Monday, September 12, 2011

Sprouts in September.

Unconventional grown produce at the union square farmers market.

Years of living in San Francisco, decades of eating produce planted and picked in the fertile ground of California, well, you can imagine how I was going through a bit of a transition moving all the way to the other side of the country. I'd seen what Chinatown had to offer, giant tasteless Fuji apples, limp cabbage and dull oranges. I'd been to Whole Foods, and yes, it's a completely reasonable place to shop organic. But, I am a California girl who loves her produce and I wanted to meet the people who worked the farms.

Yesterday I made it over to the Union Square Farmers Market. And it was wonderful. I sampled beer bread, just picked apples, goat cheese, sprouts, kale salad, ginger tea, and watermelon. There was no shortage of variety. Walking up the crowded main isle of the market I felt a few different things: like I was in a movie set, that I was lucky to live here and relishing all that was new. Smiling and happy I zigzagged left and right making sure I hit every stand. It started to rain and I didn't have an umbrella and I didn't care. I loved the people watching, the sampling, the browsing. Wandering slowly, sample in my hand, chatting with my friend, the rain felt cool and refreshing.

One of my favorite stops was at the Unconventional Produce Stand also known as Windfall Farms. The stand was full of bins with every kind of sprout imaginable: sunflower, daikon, radish, adzuki and more. They had lettuce that looked like an artist had painted each leaf by hand, in green hues that existed outside of nature, unimaginable colors, not even known by Crayola.

The most unusual thing I found was a bin full of green bullet shaped something or others. Flecked green, it looked like what you'd get if you mated a watermelon with a midget cucumber. Tiny and adorable, about an inch long, it looked like the worlds smallest watermelon. I bit into it. It had a soft crunch to it, a tangy taste and a gel like coating around its interior seeds. I was smitten but at a loss as to what I might do with it. Other than tossing it in the air. Standing next to a tall, thin, tattooed man who was shoveling them into a bag by the dozens I asked him what he was planning to do with them. "They're in a recipe on our menu tonight." "Oh really? Where do you cook?" I asked. "Eleven Madison West," he replied. I had never heard of it and I didn't know what to say next. Ok, and he was cute. Ok, and I was tongue tied. After a little online research I found an article that called them a sour mexican gherkin. I wonder if I can lobby for a better name. In fact if there was a job to be a person in charge of naming things, I would apply. But I digress.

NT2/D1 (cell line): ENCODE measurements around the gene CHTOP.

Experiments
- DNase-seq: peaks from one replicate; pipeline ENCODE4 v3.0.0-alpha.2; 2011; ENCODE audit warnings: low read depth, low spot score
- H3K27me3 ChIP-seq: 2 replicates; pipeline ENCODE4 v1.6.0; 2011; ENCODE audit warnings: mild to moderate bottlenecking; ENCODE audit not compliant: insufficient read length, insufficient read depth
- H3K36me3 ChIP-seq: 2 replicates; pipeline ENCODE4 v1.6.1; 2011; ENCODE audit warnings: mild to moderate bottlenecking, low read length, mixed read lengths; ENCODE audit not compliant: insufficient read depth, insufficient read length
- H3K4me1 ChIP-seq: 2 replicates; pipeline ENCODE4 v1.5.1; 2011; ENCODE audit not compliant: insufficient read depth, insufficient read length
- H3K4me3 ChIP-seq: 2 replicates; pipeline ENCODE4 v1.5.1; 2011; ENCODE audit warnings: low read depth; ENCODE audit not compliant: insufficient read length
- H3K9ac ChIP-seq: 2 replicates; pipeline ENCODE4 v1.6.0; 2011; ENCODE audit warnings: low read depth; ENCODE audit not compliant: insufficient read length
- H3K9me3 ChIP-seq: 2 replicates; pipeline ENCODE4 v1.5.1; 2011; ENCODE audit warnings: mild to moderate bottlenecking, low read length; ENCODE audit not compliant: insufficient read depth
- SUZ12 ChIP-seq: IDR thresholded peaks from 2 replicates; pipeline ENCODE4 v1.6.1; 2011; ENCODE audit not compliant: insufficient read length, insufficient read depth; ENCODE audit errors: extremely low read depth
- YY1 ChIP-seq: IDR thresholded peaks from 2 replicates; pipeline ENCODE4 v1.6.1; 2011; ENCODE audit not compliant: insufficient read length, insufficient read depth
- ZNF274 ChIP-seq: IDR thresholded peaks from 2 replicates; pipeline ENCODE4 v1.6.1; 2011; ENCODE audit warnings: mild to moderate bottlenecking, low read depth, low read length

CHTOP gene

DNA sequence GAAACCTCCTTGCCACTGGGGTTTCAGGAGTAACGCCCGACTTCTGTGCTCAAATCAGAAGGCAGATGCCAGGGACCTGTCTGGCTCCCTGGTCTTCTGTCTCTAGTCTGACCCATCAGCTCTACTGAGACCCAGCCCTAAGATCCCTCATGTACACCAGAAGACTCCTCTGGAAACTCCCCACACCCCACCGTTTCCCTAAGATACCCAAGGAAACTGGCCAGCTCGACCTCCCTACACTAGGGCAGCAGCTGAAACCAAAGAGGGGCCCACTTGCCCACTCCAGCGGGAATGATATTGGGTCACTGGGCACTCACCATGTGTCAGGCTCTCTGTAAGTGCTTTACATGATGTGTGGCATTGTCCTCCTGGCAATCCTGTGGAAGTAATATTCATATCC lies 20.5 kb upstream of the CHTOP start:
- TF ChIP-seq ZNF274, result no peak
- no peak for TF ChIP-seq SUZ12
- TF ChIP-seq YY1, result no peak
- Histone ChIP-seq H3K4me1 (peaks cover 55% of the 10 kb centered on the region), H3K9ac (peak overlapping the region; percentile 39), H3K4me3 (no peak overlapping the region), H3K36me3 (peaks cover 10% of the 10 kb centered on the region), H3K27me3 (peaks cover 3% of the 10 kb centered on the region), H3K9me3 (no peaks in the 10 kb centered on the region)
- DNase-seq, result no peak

I didn't end up buying any 'gherkins', but maybe I should pop by that cute chefs restaurant? In the meantime I did buy some fancy lettuce and a handful of gorgeous purple wax beans. It cost me $10.75, which made me pause in reaching for my wallet but really, what was I going to do? Put it back?

At the end of day I walked home with a huge bag full of New Yorks finest. A bounty I had been skeptical I could find: kale, apples, fresh eggs, mixed greens, sprouts and purple beans. I walked home with a skip. Excited to make a kale salad, scramble some eggs and, most of all, to get back there next Saturday.


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